The question of value-added: a response to Burke

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In this response, I argue that while Burke is to be commended for rejecting moral relativism in favor of wanting to change the world for the better, his ‘security cosmopolitanism’ is – in its current form – so sweeping that it raises the familiar question: what is the value-added? In particular, I argue that Burke’s theory suffers from viewing all interactions that impinge on security (here in a sense of someone/something being or feeling secure) as security action. Similarly, it is analytically weak to consider all actors whose actions affect the security of others as security actors. I suggest that Burke’s theory would benefit from operating with a much narrower understanding of security action, whereby the concept is tantamount to the use of exceptional measures. Cosmopolitan thinking, including on the importance of human rights, could then be brought to bear on the questions of when such action is morally required, by whom, and to what end.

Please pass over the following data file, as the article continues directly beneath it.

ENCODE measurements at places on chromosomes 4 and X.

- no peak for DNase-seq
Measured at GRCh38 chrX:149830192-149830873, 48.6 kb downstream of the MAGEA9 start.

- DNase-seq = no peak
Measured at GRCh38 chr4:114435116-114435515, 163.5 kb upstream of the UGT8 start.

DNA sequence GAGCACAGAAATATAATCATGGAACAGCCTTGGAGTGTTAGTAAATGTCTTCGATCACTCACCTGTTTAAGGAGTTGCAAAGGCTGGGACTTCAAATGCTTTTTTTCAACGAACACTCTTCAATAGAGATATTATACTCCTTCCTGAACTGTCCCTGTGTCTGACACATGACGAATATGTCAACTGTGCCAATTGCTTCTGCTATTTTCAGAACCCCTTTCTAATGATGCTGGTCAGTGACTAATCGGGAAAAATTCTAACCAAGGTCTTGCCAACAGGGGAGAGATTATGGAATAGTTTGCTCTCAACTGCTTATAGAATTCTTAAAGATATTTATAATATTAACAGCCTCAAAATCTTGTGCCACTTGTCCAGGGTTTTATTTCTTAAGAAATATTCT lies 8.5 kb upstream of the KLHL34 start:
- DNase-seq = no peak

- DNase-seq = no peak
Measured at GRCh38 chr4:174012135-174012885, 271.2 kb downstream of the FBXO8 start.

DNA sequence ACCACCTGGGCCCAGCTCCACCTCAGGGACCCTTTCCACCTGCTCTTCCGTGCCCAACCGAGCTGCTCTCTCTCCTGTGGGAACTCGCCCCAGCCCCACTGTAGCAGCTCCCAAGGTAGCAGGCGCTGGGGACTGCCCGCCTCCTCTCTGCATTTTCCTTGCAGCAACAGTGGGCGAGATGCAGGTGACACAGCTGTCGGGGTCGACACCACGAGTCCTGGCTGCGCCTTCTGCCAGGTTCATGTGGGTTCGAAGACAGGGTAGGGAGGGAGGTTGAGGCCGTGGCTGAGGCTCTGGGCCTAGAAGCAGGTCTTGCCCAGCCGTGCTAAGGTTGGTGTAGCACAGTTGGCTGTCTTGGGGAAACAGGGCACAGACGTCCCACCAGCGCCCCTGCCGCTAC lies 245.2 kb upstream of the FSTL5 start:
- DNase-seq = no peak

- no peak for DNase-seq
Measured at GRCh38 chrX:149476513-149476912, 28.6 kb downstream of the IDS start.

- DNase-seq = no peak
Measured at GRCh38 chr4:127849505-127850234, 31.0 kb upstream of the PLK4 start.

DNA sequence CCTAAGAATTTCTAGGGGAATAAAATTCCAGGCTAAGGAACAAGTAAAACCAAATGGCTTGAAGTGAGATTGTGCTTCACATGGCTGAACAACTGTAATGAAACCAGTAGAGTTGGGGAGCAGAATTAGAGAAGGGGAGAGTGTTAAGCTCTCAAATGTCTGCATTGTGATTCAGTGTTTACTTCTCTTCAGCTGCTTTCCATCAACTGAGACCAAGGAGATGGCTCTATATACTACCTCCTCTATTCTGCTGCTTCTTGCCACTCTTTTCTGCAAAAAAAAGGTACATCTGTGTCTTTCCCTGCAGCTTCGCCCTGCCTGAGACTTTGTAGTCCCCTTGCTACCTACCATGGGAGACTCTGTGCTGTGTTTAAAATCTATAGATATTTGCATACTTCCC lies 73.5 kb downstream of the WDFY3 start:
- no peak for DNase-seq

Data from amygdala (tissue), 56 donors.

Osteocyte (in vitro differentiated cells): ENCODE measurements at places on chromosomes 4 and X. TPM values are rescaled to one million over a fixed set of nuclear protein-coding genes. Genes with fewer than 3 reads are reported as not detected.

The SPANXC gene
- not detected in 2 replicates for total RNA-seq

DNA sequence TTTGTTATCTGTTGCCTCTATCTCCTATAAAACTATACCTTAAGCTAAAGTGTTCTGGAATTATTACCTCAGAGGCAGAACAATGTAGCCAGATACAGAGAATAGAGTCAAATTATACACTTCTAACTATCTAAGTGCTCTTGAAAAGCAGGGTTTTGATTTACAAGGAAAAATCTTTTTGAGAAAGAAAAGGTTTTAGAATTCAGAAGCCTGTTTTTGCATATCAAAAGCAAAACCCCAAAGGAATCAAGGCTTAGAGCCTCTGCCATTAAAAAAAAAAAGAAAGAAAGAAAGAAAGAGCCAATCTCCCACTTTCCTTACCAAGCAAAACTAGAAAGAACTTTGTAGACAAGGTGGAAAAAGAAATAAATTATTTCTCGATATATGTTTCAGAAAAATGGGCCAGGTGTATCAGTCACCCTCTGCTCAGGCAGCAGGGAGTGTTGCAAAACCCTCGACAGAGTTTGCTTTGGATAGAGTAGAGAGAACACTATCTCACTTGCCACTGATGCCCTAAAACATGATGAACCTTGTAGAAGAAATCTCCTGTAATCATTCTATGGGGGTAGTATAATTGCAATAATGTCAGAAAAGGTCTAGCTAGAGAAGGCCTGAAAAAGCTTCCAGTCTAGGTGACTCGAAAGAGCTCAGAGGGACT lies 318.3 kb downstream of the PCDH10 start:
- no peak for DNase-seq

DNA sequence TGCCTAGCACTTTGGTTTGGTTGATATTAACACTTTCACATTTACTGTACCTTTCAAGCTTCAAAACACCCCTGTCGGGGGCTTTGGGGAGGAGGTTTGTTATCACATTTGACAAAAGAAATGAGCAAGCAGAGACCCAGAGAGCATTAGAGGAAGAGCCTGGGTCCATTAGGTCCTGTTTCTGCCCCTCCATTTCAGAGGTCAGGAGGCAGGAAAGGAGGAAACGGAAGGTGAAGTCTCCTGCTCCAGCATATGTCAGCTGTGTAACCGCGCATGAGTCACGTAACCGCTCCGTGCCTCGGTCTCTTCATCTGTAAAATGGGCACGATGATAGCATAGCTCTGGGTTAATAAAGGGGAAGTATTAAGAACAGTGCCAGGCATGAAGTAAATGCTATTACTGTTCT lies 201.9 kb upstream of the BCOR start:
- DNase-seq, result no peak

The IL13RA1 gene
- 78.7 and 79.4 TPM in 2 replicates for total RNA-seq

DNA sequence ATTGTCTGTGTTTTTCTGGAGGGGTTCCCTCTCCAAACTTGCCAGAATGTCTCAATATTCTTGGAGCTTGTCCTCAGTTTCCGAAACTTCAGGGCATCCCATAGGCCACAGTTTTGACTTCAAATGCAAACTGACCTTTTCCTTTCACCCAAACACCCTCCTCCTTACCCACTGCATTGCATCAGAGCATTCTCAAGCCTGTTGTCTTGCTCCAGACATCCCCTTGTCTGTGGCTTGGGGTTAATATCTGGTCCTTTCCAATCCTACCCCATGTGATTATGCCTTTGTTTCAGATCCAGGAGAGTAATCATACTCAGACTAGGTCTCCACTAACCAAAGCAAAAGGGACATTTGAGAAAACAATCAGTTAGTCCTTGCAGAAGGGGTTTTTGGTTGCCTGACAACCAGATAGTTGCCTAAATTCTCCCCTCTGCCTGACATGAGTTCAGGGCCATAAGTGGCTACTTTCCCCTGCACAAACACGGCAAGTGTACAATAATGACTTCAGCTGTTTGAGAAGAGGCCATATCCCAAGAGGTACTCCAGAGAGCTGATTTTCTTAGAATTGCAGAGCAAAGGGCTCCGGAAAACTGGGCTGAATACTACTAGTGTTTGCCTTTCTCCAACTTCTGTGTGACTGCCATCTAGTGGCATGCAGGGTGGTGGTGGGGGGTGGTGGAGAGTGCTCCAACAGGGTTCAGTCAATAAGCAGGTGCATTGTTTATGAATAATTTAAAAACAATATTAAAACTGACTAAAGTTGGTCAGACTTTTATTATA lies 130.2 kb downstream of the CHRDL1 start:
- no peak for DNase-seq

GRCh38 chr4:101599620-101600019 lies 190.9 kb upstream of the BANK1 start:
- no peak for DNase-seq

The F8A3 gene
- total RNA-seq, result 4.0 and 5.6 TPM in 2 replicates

Original languageEnglish
Pages (from-to)162-166
Number of pages5
JournalCritical Studies on Security
Issue number2
Early online date2 Sept 2015
Publication statusPublished - 2015


  • just securitization theory
  • security
  • morally required
  • morally permissible
  • human rights


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